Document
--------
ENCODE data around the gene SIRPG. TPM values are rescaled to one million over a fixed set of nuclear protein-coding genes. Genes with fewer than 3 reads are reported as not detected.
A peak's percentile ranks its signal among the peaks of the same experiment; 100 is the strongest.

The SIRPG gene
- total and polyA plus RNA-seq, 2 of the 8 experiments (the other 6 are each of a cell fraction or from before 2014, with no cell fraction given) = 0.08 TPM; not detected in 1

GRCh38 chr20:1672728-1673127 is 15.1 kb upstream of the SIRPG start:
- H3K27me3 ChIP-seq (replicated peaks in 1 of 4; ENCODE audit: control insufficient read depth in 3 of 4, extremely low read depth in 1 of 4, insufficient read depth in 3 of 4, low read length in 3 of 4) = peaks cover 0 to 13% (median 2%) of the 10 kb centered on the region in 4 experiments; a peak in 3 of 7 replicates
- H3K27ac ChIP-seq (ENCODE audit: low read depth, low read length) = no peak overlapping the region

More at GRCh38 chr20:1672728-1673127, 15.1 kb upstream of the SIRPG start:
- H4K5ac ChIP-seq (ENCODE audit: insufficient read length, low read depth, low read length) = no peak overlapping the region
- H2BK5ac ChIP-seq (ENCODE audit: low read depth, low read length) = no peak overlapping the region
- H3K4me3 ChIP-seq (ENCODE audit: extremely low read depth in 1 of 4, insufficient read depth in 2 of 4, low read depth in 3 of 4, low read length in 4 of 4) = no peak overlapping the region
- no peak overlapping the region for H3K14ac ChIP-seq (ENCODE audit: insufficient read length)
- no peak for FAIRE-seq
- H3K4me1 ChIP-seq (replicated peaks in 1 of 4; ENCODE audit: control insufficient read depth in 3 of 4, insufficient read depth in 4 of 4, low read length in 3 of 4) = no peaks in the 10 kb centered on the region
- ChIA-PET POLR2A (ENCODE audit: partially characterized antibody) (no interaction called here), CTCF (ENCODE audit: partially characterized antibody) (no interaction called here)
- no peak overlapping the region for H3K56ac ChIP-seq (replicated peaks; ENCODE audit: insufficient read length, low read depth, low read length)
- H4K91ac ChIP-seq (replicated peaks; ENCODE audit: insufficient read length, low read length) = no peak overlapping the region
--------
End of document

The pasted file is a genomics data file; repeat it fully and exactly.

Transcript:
ENCODE data around the gene SIRPG. TPM values are rescaled to one million over a fixed set of nuclear protein-coding genes. Genes with fewer than 3 reads are reported as not detected.
A peak's percentile ranks its signal among the peaks of the same experiment; 100 is the strongest.

The SIRPG gene
- total and polyA plus RNA-seq, 2 of the 8 experiments (the other 6 are each of a cell fraction or from before 2014, with no cell fraction given) = 0.08 TPM; not detected in 1

GRCh38 chr20:1672728-1673127 is 15.1 kb upstream of the SIRPG start:
- H3K27me3 ChIP-seq (replicated peaks in 1 of 4; ENCODE audit: control insufficient read depth in 3 of 4, extremely low read depth in 1 of 4, insufficient read depth in 3 of 4, low read length in 3 of 4) = peaks cover 0 to 13% (median 2%) of the 10 kb centered on the region in 4 experiments; a peak in 3 of 7 replicates
- H3K27ac ChIP-seq (ENCODE audit: low read depth, low read length) = no peak overlapping the region

More at GRCh38 chr20:1672728-1673127, 15.1 kb upstream of the SIRPG start:
- H4K5ac ChIP-seq (ENCODE audit: insufficient read length, low read depth, low read length) = no peak overlapping the region
- H2BK5ac ChIP-seq (ENCODE audit: low read depth, low read length) = no peak overlapping the region
- H3K4me3 ChIP-seq (ENCODE audit: extremely low read depth in 1 of 4, insufficient read depth in 2 of 4, low read depth in 3 of 4, low read length in 4 of 4) = no peak overlapping the region
- no peak overlapping the region for H3K14ac ChIP-seq (ENCODE audit: insufficient read length)
- no peak for FAIRE-seq
- H3K4me1 ChIP-seq (replicated peaks in 1 of 4; ENCODE audit: control insufficient read depth in 3 of 4, insufficient read depth in 4 of 4, low read length in 3 of 4) = no peaks in the 10 kb centered on the region
- ChIA-PET POLR2A (ENCODE audit: partially characterized antibody) (no interaction called here), CTCF (ENCODE audit: partially characterized antibody) (no interaction called here)
- no peak overlapping the region for H3K56ac ChIP-seq (replicated peaks; ENCODE audit: insufficient read length, low read depth, low read length)
- H4K91ac ChIP-seq (replicated peaks; ENCODE audit: insufficient read length, low read length) = no peak overlapping the region